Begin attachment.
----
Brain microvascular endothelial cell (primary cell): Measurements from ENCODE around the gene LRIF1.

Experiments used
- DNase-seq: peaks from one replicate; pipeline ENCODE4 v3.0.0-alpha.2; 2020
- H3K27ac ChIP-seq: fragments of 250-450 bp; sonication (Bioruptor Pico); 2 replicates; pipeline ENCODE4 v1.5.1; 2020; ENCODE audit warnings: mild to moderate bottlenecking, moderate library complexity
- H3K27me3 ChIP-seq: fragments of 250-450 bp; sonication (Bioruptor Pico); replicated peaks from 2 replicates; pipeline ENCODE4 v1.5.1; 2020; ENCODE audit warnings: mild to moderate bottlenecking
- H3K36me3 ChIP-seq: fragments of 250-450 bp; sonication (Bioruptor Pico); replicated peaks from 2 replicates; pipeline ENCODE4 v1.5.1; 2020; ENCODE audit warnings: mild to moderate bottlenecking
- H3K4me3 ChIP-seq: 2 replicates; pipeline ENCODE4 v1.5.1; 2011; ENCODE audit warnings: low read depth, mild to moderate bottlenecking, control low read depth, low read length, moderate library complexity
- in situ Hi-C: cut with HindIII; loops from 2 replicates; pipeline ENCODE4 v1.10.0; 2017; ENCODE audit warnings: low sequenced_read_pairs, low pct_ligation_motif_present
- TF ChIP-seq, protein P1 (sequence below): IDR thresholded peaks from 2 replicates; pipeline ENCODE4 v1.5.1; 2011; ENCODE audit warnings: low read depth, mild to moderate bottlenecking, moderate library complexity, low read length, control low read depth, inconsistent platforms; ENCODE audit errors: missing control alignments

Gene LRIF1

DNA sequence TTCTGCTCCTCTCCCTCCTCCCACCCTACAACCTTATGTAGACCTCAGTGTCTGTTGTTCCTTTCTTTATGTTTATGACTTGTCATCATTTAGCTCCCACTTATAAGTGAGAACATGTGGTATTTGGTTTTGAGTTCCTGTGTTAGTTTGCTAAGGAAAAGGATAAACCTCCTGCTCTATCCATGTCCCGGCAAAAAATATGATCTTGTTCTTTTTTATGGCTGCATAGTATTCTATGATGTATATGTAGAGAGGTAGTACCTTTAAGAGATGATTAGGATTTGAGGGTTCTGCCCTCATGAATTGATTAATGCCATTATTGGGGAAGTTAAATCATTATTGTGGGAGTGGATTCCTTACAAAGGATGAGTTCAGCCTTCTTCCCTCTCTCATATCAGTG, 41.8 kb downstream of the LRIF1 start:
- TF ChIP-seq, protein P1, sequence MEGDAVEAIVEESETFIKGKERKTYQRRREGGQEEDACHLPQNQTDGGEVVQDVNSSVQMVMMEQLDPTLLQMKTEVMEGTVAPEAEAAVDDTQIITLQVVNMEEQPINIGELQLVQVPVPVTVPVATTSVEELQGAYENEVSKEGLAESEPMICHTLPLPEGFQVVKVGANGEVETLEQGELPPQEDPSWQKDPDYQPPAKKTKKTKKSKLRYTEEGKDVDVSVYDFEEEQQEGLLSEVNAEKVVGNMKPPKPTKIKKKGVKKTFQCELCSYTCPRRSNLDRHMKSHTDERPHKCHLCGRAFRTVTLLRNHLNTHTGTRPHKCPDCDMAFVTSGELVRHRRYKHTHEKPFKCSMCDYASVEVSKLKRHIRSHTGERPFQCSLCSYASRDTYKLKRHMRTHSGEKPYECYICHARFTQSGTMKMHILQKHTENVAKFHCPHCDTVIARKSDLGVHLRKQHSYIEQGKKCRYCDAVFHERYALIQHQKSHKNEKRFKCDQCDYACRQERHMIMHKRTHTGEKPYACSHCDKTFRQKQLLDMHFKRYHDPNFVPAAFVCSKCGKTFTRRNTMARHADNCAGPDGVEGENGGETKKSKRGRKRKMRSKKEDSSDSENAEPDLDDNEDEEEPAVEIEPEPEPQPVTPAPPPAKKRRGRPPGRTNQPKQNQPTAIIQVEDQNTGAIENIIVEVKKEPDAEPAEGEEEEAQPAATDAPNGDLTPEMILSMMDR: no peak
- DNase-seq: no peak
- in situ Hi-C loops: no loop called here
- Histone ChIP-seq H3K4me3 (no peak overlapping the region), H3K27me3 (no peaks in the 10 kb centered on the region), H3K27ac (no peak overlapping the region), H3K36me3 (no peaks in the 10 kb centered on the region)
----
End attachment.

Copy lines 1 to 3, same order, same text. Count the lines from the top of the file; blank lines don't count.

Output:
Brain microvascular endothelial cell (primary cell): Measurements from ENCODE around the gene LRIF1.

Experiments used
- DNase-seq: peaks from one replicate; pipeline ENCODE4 v3.0.0-alpha.2; 2020